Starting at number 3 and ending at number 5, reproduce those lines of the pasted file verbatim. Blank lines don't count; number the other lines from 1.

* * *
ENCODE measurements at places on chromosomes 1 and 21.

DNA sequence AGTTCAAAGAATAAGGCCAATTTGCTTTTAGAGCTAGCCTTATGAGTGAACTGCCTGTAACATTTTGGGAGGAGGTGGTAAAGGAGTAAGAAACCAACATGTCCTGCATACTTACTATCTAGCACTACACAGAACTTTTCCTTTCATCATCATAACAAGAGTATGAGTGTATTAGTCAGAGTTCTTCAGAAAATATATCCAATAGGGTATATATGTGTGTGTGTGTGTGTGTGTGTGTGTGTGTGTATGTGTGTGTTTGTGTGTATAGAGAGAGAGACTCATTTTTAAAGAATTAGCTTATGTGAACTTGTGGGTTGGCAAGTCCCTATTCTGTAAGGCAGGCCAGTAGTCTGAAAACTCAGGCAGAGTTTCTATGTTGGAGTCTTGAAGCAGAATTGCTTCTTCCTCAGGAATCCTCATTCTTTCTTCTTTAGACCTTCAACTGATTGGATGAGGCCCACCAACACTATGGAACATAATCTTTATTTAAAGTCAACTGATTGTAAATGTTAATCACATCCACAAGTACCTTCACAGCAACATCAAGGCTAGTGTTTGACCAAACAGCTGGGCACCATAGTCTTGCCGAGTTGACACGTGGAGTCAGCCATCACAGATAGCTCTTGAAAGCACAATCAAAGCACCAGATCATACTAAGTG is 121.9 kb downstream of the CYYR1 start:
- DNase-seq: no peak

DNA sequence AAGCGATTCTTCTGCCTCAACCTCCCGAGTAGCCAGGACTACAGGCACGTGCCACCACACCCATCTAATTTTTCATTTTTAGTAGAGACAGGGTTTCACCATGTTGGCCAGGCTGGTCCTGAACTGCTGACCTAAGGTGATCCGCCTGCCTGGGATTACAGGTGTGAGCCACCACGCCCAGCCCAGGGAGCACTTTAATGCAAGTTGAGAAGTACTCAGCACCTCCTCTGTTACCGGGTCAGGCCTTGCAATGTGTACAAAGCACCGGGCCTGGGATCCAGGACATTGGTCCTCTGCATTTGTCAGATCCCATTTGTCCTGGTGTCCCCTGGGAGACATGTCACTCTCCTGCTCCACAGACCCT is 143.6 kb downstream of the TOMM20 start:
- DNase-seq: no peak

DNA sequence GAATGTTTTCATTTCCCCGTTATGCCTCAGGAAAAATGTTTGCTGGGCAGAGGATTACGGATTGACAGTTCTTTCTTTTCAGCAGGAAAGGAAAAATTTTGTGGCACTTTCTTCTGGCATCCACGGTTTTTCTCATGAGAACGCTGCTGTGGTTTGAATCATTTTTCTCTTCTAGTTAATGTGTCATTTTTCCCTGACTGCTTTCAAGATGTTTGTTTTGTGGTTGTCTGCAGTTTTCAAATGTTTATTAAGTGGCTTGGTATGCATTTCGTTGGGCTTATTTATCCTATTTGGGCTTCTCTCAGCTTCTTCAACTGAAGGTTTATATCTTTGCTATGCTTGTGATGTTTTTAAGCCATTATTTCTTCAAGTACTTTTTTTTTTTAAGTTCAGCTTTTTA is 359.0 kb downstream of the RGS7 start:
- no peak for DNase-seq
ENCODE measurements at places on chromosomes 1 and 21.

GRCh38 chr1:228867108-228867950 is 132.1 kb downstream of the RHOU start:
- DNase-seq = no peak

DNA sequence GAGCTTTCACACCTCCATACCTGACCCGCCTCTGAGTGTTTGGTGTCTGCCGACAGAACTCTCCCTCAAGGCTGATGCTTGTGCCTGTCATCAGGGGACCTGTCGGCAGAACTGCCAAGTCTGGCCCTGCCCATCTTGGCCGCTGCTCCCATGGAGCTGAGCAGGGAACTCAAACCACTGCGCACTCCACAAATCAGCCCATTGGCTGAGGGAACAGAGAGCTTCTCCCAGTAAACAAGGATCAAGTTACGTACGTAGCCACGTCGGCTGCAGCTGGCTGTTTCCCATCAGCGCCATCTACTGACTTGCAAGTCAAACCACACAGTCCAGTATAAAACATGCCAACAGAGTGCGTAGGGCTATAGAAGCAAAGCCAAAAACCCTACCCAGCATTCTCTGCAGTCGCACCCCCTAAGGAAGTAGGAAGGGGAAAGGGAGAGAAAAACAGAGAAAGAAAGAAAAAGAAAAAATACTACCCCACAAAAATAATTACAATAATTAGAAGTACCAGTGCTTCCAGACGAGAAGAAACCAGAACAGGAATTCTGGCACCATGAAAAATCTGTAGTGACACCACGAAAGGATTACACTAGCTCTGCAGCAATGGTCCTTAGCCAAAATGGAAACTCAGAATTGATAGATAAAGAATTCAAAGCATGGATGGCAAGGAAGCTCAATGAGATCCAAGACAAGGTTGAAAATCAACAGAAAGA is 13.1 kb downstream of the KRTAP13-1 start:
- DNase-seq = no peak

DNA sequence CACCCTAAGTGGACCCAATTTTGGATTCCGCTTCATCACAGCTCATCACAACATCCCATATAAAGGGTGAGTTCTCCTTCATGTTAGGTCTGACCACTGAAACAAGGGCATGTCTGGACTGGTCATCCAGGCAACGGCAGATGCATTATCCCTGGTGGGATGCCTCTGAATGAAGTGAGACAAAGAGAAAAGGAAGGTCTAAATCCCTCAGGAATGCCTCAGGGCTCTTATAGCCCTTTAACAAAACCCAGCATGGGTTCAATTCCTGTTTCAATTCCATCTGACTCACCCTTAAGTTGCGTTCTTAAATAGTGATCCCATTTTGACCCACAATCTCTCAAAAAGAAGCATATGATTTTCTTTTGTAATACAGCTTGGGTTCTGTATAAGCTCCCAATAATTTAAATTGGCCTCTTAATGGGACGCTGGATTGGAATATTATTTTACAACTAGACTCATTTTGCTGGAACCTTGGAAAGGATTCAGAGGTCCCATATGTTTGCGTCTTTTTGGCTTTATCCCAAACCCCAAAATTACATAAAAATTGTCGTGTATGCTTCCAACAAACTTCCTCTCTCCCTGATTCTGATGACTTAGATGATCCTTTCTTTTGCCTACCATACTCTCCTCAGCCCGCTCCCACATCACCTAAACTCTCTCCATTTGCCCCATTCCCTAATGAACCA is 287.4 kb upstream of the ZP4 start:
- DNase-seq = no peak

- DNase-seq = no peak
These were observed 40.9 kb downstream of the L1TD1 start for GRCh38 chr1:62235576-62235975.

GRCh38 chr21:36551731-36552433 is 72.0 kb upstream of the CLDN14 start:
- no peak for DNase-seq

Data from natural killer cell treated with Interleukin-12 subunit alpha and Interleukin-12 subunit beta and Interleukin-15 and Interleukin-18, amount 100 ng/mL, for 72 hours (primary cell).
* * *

- DNase-seq: no peak

DNA sequence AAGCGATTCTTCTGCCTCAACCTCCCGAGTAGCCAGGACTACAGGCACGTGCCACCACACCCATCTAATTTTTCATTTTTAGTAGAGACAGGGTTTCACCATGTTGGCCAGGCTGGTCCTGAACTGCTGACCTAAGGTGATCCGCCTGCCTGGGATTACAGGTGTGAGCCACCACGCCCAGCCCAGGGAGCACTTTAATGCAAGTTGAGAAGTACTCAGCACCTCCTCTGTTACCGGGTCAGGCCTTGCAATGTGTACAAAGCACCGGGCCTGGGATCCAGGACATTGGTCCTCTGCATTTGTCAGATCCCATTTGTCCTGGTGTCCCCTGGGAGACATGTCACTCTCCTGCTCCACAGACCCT is 143.6 kb downstream of the TOMM20 start:
- DNase-seq: no peak